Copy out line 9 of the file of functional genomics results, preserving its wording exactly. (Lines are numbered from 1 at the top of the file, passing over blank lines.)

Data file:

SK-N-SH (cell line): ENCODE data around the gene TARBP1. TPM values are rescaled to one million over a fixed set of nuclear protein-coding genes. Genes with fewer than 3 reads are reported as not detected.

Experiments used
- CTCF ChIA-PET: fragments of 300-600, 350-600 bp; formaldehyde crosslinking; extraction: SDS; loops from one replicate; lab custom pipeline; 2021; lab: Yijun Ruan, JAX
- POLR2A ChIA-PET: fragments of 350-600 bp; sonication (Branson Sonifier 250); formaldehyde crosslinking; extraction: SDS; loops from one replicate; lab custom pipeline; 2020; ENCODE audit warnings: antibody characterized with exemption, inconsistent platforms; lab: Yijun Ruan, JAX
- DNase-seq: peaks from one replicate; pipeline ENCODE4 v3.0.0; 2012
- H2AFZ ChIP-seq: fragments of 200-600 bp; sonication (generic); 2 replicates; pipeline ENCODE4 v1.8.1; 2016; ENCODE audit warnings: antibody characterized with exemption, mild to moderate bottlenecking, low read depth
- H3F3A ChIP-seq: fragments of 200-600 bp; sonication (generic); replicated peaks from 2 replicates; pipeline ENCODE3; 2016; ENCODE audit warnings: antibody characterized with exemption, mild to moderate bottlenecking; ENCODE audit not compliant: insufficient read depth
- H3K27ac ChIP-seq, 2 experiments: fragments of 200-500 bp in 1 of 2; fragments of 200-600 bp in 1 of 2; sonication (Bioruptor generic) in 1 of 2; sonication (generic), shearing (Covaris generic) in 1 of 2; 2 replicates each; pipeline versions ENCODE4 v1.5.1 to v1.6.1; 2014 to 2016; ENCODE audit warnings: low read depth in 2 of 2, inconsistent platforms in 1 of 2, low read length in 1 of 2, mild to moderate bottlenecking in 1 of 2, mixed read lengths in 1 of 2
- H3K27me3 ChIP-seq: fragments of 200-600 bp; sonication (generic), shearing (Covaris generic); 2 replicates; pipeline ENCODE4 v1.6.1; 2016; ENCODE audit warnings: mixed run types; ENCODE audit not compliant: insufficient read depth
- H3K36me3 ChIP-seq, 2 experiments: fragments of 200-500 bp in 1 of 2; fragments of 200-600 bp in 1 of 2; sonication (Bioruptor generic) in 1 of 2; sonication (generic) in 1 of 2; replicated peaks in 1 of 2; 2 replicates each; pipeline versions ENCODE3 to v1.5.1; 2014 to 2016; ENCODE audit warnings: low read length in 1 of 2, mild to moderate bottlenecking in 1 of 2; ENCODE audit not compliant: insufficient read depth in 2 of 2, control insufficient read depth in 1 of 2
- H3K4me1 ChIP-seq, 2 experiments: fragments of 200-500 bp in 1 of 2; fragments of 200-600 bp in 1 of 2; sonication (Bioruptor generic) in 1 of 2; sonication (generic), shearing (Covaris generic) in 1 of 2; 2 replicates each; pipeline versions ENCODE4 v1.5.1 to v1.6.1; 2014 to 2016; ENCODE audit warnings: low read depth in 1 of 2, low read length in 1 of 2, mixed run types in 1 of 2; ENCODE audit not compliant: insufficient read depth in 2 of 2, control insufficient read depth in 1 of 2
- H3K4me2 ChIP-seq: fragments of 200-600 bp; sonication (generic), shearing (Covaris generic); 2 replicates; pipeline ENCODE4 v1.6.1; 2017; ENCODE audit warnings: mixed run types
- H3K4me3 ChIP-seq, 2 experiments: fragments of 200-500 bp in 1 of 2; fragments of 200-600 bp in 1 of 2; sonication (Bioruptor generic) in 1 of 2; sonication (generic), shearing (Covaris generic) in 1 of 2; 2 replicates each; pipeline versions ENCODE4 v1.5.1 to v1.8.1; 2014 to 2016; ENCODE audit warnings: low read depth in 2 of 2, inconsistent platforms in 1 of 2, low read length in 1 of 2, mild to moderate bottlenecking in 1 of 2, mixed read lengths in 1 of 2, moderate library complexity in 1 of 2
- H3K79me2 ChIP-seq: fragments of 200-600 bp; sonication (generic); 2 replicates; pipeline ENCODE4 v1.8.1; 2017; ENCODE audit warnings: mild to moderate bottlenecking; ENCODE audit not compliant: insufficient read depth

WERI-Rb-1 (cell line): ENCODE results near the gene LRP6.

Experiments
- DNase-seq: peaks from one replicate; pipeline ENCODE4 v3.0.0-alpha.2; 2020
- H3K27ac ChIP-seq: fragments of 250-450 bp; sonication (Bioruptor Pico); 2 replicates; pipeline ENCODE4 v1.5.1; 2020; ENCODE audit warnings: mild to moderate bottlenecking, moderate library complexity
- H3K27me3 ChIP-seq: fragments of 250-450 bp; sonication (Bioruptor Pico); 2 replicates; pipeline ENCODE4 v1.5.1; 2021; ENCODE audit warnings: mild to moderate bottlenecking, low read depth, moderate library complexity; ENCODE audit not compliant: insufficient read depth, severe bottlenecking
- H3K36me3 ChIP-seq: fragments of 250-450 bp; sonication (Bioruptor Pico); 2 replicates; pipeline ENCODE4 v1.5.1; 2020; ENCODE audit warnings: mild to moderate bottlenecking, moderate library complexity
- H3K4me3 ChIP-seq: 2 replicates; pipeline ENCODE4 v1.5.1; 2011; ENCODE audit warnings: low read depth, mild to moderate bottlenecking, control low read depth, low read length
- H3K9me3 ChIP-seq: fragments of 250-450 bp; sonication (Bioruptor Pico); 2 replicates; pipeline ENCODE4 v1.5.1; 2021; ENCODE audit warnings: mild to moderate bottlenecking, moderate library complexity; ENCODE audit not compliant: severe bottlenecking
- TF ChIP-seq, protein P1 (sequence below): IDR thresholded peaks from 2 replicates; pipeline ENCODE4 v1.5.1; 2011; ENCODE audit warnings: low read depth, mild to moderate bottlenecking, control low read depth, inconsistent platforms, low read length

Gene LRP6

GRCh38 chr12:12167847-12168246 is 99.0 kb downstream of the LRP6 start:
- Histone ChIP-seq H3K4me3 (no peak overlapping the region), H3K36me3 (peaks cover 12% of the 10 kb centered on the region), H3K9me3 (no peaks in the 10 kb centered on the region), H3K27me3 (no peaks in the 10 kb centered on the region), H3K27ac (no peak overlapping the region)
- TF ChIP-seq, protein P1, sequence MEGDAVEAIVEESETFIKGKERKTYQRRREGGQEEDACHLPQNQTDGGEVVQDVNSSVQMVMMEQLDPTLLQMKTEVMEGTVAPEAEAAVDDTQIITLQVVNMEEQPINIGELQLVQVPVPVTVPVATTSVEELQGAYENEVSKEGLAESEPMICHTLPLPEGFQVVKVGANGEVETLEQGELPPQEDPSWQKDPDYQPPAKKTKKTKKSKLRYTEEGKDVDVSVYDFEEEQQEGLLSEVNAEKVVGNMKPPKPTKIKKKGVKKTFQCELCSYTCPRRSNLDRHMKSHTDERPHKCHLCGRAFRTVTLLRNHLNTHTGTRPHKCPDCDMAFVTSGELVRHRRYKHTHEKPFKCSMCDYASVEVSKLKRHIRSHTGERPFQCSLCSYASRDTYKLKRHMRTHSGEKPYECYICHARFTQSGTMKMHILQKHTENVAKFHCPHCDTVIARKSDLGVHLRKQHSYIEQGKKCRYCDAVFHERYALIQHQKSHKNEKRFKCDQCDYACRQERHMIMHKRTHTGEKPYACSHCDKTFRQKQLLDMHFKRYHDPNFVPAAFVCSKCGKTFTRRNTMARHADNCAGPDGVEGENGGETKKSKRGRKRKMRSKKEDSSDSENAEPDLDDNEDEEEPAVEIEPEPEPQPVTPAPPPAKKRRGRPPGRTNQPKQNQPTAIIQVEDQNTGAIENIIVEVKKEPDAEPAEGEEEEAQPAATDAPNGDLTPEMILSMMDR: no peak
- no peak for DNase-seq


- H3K27me3 ChIP-seq: fragments of 200-600 bp; sonication (generic), shearing (Covaris generic); 2 replicates; pipeline ENCODE4 v1.6.1; 2016; ENCODE audit warnings: mixed run types; ENCODE audit not compliant: insufficient read depth